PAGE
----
Ho Chi Minh City is Viet Nam’s commercial hub and most populous city, with a population of about 9 million people1. The city is home to an estimated 25% of people living with HIV in Viet Nam, although many come from neighbouring provinces. The city’s HIV epidemic is concentrated among people who use drugs, female sex workers and gay men and other men who have sex with men: HIV prevalence among female sex workers and gay men and other men who have sex with men is estimated at 6% and 17%, respectively2.
Ho Chi Minh City joined the Fast-Track cities initiative in 2015. Since then, city authorities have shown a strong commitment to the HIV response, including efforts towards reaching the 90–90–90 targets. In 2017, Ho Chi Minh City reported that an estimated 86% of people living with HIV knew their status, and 76% of them were on HIV treatment. This is well above the national results.
1 Preliminary results of the 2019 Vietnam Population and Housing Census.
2 Vietnam 2017 Global AIDS Monitoring.
Assessing the problem
City authorities have long recognized that HIV-related stigma is a significant barrier to service use, particularly for people living with HIV and for members of key populations. In 2016, Ho Chi Minh City committed to tackling this problem by building the capacity of health-care workers and fostering closer dialogue with the community of people living with HIV.
The first step was to conduct a survey to better understand the scope and nature of HIV-related stigma and discrimination in three health facilities. The survey showed high levels of fear and/or worry among health-care workers when taking care of patients living with HIV, as well as perceived experiences of discrimination among the patients themselves.
“The results of the survey conducted in my hospital showed that stigma and discrimination remain prevalent among our health-care workers,” said Le Tien Dung, Vice Director of Pham Ngoc Thach Hospital. “Discriminatory acts and practices come from limited awareness and knowledge of HIV, HIV transmission or universal precautions”1.
The results of the first survey informed the development of a training programme that covered standard precautions and other aspects of caring for people living with HIV. The training used participatory tools and methods, including dialogue with exercises and story-telling sessions by members of the Viet Nam Network of People Living with HIV (VNP+). The training module was tested in one facility with co-trainers from community organizations before it was offered to selected staff from the three facilities. Health-care workers from the three facilities were then educated as trainers, and a training-of-trainers manual was developed.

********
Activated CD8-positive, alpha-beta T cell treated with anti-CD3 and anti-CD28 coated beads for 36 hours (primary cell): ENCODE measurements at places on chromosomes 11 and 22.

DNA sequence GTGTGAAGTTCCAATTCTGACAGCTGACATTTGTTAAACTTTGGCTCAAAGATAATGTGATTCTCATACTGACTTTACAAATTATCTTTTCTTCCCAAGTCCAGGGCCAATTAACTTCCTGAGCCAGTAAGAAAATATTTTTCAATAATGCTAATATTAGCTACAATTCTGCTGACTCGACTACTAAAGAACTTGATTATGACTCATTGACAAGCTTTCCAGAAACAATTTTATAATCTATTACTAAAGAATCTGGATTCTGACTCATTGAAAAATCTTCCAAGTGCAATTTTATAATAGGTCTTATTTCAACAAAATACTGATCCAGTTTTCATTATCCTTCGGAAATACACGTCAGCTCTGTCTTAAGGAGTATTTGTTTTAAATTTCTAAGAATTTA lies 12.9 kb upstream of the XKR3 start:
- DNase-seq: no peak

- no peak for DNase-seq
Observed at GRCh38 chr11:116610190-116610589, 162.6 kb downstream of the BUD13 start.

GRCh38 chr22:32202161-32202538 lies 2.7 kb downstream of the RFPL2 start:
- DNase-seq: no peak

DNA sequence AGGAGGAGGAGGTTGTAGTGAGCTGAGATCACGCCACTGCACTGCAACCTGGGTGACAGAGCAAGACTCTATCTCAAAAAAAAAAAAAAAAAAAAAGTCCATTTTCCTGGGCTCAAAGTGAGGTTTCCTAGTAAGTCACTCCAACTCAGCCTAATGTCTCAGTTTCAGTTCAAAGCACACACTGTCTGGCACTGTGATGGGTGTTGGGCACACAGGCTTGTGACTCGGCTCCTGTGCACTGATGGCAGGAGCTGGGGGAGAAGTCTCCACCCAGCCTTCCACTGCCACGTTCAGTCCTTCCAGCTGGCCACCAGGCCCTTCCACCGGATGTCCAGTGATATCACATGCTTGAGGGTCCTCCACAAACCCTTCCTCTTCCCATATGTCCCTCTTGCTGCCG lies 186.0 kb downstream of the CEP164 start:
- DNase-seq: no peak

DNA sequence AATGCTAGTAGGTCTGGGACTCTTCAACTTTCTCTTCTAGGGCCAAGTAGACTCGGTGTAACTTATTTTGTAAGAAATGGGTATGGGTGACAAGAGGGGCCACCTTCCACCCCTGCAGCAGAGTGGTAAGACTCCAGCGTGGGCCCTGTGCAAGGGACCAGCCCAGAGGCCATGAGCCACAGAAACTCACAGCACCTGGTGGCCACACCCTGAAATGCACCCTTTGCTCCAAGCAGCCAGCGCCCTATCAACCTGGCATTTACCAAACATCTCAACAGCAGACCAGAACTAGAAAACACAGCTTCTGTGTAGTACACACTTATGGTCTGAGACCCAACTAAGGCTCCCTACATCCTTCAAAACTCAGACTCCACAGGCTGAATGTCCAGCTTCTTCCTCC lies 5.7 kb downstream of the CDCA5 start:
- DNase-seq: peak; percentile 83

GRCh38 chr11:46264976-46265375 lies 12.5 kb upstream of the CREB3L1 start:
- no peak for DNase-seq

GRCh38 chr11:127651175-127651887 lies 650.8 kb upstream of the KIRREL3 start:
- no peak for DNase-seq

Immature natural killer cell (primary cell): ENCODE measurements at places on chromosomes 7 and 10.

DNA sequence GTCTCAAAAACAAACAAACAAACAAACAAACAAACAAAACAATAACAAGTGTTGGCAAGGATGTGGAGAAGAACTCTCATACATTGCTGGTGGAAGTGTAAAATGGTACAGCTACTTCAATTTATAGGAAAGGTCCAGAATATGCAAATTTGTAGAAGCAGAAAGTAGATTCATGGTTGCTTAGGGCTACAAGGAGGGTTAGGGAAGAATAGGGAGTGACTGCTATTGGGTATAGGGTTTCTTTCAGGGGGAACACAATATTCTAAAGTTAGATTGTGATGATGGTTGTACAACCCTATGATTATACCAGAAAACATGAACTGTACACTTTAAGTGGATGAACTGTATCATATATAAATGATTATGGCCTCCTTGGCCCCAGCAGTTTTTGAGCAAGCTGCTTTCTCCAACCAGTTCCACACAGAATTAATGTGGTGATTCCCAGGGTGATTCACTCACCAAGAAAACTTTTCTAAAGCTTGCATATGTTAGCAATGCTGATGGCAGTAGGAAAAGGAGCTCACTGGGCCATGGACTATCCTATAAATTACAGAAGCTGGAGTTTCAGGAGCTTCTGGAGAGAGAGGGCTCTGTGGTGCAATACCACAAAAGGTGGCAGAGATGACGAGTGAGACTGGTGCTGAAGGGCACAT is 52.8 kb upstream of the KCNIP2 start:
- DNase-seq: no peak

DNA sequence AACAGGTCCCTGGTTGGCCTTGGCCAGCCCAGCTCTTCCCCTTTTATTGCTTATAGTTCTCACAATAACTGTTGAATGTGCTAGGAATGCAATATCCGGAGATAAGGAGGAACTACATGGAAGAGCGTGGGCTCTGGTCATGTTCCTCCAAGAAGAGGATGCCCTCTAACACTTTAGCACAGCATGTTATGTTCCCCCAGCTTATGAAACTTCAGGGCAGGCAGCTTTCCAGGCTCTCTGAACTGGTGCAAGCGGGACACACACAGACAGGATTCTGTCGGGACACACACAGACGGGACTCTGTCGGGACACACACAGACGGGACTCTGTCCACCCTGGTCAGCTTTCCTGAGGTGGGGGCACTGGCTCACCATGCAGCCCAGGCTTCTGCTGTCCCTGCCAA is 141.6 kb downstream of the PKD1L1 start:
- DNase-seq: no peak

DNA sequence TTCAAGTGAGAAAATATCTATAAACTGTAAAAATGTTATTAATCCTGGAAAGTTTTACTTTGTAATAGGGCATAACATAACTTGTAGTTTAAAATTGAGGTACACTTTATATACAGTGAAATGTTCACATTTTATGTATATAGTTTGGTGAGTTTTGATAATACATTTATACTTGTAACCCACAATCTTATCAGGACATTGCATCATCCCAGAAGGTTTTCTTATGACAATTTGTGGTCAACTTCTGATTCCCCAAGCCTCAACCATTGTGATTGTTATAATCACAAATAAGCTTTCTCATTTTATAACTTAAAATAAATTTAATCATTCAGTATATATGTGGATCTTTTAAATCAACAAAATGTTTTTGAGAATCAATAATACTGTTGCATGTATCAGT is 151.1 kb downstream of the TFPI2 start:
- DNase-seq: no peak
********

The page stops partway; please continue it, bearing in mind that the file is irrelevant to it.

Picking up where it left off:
A follow-up survey showed a significant improvement in stigmatizing and discriminatory attitudes; it also found greater knowledge and capacity among the trained health-care workers. “The training helped to improve health-care workers’ understanding of these issues,” said Dung1.
One hospital committed to learning the lessons of this study by developing a code of practice that provides guidance for health-care workers on nondiscriminatory behaviour. “The code of practice developed for my facility originated in actions proposed by health-care workers during the training,” said Sam Nhu Ha Vu, the lead nurse at Pham Ngoc Thach hospital. “I think the code of practice will be very easily implemented and translated into routine practices here”2.
Critical to the success of the study was the participation of people living with HIV at all stages, from the baseline survey to the development of training materials. It was very much a learning experience for all participants. “Thanks to this initiative, the partnership between health-care workers and myself has greatly improved—we have much better mutual understanding,” said Nguyen Anh Phong, the leader of VNP+. “With this project, doctors and other staff in the hospital have become more open, more responsive and receptive of community’s role in providing care and support.”
This pilot initiative was led by the Viet Nam Administration for HIV/AIDS Control (VAAC), Ho Chi Minh City Provincial AIDS Center, VNP+ and UNAIDS, with funding and technical support from UNAIDS, M·A·C AIDS Fund and the UN Delivering Results Together (DRT) Fund.
What happened next
The pilot initiative came to an end in 2017, but it informed the development of both a national plan to reduce HIV-related stigma and discrimination in health-care settings and a new Ministry of Health directive. The directive includes technical guidelines for planning and implementing interventions and for developing standard operating procedures to reduce stigma and discrimination at various levels of health facilities.
One hospital included in the study has further embraced the initiative, mobilizing additional resources to conduct training for all 300 nurses. The first training workshop was held in 2019, integrating content on reducing HIV-related stigma and discrimination into a standard Ministry of Health training curriculum on basic health education and communication for nurses.
The model is being replicated in other high-burden provinces with support from different development partners. It also has the potential to benefit other countries in the region: in 2019, Ho Chi Minh City was able to share its experience as part of the multicountry Southeast Asia Stigma Reduction Quality Improvement Learning Network.
1 Pilot model to reduce HIV-related stigma and discrimination in healthcare settings, Ho Chi Minh city, 2016–2017. UNAIDS factsheet. UNAIDS Viet Nam; c2017 (http://unaids.org.vn/en/fact-sheet-pilot-model-to-reduce-hiv-related-stigma-discrimination-in-healthcare-settings/, accessed 27 August 2019).
2 Summary progress report, M·A·C AIDS Fund grant: April 2017 to January 2018. UNAIDS Viet Nam; 2018.